The House of Representatives will vote tonight on a one-week funding bill to avoid a shutdown of the U.S. Department of Homeland Security.
The House scheduled a vote for about 9:45 p.m. Washington time. The U.S. Senate passed the measure earlier Friday, just hours before the agency’s funding is due to expire at midnight.
House Minority Leader Nancy Pelosi, a California Democrat, said members of her party should back the one-week extension. In a “dear colleague” letter Friday night, Pelosi asked fellow Democrats to support “a seven-day patch” for stopgap funding that she said would be voted on in a fast-track procedure that require two-thirds of the House for passage.
“Your vote tonight will assure that we will vote for full funding next week,” Pelosi said in the letter.
Michael Steel, a spokesman for House Speaker John Boehner, an Ohio Republican, said that Boehner made no promise to Pelosi that there will be a vote on full funding for the Department of Homeland Security next week.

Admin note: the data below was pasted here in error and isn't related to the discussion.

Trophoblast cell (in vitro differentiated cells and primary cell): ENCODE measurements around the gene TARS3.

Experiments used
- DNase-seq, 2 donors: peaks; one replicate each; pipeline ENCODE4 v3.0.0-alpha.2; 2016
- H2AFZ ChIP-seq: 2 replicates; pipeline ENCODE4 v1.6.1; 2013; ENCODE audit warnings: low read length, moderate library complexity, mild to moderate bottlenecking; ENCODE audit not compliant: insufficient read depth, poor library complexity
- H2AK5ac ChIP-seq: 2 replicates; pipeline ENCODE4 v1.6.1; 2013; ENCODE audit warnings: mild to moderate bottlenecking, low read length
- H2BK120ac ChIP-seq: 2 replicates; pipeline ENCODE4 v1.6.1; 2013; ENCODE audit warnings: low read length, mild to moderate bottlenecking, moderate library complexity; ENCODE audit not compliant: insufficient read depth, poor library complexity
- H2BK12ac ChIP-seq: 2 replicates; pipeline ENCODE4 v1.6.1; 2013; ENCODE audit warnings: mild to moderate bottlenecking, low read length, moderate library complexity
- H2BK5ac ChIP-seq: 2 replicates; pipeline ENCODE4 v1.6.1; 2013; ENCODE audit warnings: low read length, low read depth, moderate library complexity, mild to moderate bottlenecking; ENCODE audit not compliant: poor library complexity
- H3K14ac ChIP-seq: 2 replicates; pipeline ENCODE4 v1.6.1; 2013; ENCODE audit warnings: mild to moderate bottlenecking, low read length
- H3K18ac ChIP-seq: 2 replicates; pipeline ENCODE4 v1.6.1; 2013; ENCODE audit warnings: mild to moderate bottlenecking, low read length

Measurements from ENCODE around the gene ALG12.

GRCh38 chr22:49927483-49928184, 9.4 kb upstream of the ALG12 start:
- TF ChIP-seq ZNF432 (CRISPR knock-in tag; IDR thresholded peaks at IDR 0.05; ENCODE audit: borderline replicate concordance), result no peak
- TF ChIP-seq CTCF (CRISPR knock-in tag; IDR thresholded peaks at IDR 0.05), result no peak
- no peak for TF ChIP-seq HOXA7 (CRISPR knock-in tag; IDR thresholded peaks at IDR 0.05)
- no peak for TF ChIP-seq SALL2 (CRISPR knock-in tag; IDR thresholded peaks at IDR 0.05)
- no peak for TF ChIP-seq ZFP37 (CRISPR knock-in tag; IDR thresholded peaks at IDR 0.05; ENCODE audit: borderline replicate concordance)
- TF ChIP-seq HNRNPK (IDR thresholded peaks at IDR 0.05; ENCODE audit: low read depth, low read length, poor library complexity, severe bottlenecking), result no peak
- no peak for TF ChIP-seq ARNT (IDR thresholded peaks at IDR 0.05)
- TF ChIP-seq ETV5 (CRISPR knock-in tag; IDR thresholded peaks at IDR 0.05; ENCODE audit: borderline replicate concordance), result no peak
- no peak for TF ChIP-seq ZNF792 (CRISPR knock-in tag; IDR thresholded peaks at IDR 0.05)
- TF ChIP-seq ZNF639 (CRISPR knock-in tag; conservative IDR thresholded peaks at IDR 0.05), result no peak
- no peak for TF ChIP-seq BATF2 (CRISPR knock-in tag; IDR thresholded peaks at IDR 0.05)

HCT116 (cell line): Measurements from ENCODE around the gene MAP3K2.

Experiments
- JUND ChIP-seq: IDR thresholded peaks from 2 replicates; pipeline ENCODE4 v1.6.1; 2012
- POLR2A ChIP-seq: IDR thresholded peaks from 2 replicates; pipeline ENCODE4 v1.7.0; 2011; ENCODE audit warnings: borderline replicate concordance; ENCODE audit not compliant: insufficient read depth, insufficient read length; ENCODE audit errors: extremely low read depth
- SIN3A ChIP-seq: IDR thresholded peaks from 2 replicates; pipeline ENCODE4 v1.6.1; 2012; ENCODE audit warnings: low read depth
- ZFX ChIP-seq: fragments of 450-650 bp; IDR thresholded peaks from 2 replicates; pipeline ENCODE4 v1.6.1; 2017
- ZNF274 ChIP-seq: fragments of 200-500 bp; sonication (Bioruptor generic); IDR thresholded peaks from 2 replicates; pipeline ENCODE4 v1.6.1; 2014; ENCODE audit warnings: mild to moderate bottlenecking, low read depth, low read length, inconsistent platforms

Funding for the agency expires at midnight. Without new spending, thousands of Homeland Security employees would be furloughed or required to work without pay.
Earlier Friday, Boehner was unable to corral enough votes among his Republican majority to pass a short-term bill that would keep the agency operating through March 19. The vote was 203-224, a stunning embarrassment for Boehner.
President Barack Obama met Friday evening with Homeland Security Secretary Jeh Johnson and Shaun Donovan, head of the White House budget office, to discuss the deadline for funding the agency, according to a White House statement. Obama then called the top Democrats in the House and Senate for an update on efforts on Capitol Hill to avert a shutdown.
Senator Lindsey Graham, a South Carolina Republican, urged his party members in the House to back down and vote for funding. “Do not shut down DHS today or in the future,” he said on CNN.
Also on Friday, the Senate passed a bill funding the agency through September. House Republicans said they wouldn’t take up that plan because it doesn’t seek to block Obama’s orders on immigration as the House majority seeks to do.
The confusion over Homeland Security spending followed episodes last month when Boehner had to pull a border-security bill and an anti-abortion measure from the floor for lack of support.
In the 2015 session’s opening moments on Jan. 6, Boehner was a target of Republican opposition, as 24 members of his party members voted for someone else to be speaker. He won the election, though with votes from less than half of the full House membership.